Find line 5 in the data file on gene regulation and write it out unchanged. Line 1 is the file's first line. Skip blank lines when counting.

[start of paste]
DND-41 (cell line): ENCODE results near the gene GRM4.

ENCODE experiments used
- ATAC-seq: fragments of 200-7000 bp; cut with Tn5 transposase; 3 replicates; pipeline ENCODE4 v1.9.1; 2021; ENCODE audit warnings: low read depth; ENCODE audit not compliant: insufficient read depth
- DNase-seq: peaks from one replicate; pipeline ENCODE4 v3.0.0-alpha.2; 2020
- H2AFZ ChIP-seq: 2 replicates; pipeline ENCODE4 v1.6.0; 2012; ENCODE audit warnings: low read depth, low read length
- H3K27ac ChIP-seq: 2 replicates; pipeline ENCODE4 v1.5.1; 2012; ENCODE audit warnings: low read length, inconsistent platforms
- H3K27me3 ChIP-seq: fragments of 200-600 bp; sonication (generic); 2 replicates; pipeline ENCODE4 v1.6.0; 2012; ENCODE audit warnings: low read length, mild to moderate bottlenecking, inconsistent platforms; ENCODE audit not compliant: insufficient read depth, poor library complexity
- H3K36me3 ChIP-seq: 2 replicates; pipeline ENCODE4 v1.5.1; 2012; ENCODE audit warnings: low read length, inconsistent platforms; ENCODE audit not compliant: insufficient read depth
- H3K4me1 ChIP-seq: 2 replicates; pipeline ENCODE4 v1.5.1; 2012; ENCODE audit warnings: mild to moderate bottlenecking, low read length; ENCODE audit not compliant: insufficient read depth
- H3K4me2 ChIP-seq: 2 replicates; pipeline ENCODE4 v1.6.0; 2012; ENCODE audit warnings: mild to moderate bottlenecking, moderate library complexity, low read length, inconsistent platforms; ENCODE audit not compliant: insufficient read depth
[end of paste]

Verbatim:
- H2AFZ ChIP-seq: 2 replicates; pipeline ENCODE4 v1.6.0; 2012; ENCODE audit warnings: low read depth, low read length